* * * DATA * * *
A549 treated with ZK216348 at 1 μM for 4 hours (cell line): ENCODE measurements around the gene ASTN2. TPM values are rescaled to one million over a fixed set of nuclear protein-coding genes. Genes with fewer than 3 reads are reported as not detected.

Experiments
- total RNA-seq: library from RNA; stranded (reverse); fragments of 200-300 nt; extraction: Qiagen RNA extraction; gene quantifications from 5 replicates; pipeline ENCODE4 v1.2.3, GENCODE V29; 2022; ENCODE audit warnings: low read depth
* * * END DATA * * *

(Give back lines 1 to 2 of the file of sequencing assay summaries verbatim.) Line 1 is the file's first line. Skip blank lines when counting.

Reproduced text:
A549 treated with ZK216348 at 1 μM for 4 hours (cell line): ENCODE measurements around the gene ASTN2. TPM values are rescaled to one million over a fixed set of nuclear protein-coding genes. Genes with fewer than 3 reads are reported as not detected.

Experiments